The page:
If you have been keeping up with the news about bitcoin, being a crypto-enthusiast, no doubt you have read about NYA or the New York Agreement. It is yet another idea to change bitcoin. Ostensibly, to make it better.
Many feel that it will simply remove the original intent of Satoshi Nakamoto, but even this is a weak fintech argument. Nakamoto knew or could have imagined that if bitcoin became more popular, the necessary electricity to run the systems would increase exponentially. Did Nakamoto think that governments would then take over the operation?
Recently, Bitcoin Cash came onto the scene. It has garnered some support — in the billions of dollars — but there are still those who do not agree with the changes. Again, Bitcoin Cash, appears to favor large companies or governments since it requires more resources. In some respects, the economy of scale kicks in and prices — the cost of sending/receiving bitcoins — goes down.
But what of the other, long-term costs? The centralization aspect? The average citizen in 2009, could run bitcoin on his or her laptop. Not now.
Now we have the NYA. Well, actually, it’s been around since at least May 23, 2017. The Digital Currency Group claims it has enough supporters to once again fork the bitcoin blockchain and create a new bitcoin. At that point, if it happens, the world would have three bitcoins — but not really. There are many bitcoin clones.
If the NYA succeeds, old bitcoin would probably devalue overnight. Bitcoin Cash might hold its own and compete, but looking at the support behind the NYA, it would probably fall from grace
So, what is happening? Are we still watching a power play unfold before our eyes? Sure we are. It’s about who can run the best bitcoin and bring in the most money. And who can make bitcoin the most efficient and essentially steal the thunder. Finally, it’s about brand. Name recognition. Competition.
With all the bitcoin clones running around out there, the first mover still holds sway. Even the tired, slow and sometimes buggy bitcoin, is trusted. It just seems to keep growing. Yes, it pulls back, but then it usually recovers. Why? Trust.
But trust can only get you so far. If Bitcoin Core is divided or gives that appearance, we could see the world’s fastest devaluation. The question then becomes, who will remain standing?
Interestingly enough, and this is a good thing, there are new base-currencies in the cryptosphere. With a base-crypto you can purchase a sort of primary coin, then buy other altcoins. Should bitcoin suddenly fail, these others, such as Ethereum, Ripple and Dash, could, in theory, pick up the slack. Naturally, if bitcoin begins the fail, these other coins should increase in value, but usually they devalue when bitcoin does.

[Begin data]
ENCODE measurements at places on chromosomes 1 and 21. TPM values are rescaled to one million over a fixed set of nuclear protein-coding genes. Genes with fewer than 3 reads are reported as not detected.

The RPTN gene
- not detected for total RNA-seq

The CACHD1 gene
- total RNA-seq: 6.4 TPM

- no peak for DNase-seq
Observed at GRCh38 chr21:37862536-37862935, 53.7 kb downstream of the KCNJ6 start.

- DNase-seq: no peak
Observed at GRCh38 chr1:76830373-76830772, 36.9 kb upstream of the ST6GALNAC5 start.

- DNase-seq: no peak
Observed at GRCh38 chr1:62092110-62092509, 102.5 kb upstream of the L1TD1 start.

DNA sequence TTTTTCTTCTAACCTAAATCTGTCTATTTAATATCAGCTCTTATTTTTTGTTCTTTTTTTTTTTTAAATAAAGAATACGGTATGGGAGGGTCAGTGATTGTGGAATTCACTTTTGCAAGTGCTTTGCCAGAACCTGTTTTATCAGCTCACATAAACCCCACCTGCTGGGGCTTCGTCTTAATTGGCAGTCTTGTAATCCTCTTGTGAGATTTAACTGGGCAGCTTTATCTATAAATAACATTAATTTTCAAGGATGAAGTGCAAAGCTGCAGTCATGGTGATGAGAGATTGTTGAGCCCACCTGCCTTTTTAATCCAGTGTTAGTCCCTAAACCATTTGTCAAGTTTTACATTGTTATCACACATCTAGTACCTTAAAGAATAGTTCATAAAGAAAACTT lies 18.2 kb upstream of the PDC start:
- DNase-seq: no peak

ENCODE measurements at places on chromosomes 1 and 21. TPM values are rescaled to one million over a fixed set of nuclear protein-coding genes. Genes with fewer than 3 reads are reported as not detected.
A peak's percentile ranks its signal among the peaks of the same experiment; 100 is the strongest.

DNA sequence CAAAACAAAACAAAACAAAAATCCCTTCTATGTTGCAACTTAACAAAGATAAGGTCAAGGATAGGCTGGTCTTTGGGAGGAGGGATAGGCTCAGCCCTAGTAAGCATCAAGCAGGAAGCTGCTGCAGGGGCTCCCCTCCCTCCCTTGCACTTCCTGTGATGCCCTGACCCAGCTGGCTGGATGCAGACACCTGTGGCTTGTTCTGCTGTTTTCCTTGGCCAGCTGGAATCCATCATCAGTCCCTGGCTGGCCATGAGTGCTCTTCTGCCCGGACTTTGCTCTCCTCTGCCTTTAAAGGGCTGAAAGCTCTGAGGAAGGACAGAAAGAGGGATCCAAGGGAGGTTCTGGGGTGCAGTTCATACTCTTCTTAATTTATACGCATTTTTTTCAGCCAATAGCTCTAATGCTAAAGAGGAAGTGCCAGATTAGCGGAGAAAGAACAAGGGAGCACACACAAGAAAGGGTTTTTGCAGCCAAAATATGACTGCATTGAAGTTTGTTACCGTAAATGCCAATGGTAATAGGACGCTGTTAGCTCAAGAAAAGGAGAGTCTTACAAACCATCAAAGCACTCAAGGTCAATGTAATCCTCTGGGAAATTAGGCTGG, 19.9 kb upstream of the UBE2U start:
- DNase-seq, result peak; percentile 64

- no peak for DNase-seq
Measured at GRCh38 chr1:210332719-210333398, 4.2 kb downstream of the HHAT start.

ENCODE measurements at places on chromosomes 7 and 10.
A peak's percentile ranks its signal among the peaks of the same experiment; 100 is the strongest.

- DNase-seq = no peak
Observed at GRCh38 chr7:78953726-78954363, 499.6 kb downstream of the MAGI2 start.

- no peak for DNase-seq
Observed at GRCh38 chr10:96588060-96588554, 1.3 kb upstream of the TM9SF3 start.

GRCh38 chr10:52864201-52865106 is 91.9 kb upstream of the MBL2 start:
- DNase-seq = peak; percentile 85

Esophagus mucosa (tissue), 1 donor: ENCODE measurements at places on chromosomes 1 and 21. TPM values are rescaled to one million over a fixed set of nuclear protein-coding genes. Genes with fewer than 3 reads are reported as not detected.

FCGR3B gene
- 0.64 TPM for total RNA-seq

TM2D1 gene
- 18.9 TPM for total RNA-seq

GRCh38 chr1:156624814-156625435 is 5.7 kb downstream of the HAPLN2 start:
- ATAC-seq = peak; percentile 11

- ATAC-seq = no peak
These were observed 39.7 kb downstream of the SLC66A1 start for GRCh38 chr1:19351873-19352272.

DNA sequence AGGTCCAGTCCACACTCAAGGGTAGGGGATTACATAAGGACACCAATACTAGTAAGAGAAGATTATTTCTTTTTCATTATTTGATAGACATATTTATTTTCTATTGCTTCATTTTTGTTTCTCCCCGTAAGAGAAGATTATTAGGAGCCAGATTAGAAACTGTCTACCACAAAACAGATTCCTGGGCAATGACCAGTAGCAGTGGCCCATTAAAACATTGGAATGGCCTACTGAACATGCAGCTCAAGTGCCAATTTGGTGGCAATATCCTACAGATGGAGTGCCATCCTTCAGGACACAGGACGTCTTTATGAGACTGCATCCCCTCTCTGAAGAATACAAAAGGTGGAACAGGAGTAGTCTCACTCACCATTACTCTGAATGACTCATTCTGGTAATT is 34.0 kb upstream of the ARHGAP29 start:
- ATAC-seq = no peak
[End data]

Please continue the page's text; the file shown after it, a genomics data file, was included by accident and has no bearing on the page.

One wonders if the entire cryptosphere will survive, if bitcoin fails. But which one?
Add to this mix, the constant pressure by governments to rein bitcoin in. CNBC reported about China, Japan and now Australia. The impression appears to be that this newest push to regulate will ultimately lead to sort of a tacit acceptance by the people, as it were. In other words, if it’s regulated, well, it must be safe, right?
Unfortunately, government oversight, now gaining in popularity, as the volume of bitcoin transactions grow, will result in bitcoin’s original intent being subverted. It was designed as a stop-gap measure against government monetary policy. Ideally, and this is not to say that all proof-of-stake cryptocurrencies are poorly designed, but that would be a best choice. After all, governments need to be able to print unlimited numbers of ‘coins.’
I hate to admit it, but some other coins are starting to look better again. Remember, the excitement surrounding bitcoin could be irrational at the moment, fueled by speculators as well as good people. Who will get hurt, if the bubble bursts?
Maybe we should diversity our holdings.
Incidentally, if you like conspiracy theories, Clif High is still implying that silver can hit $600 an ounce. When? I’m not so certain, but if he is right, the value of gold will go down.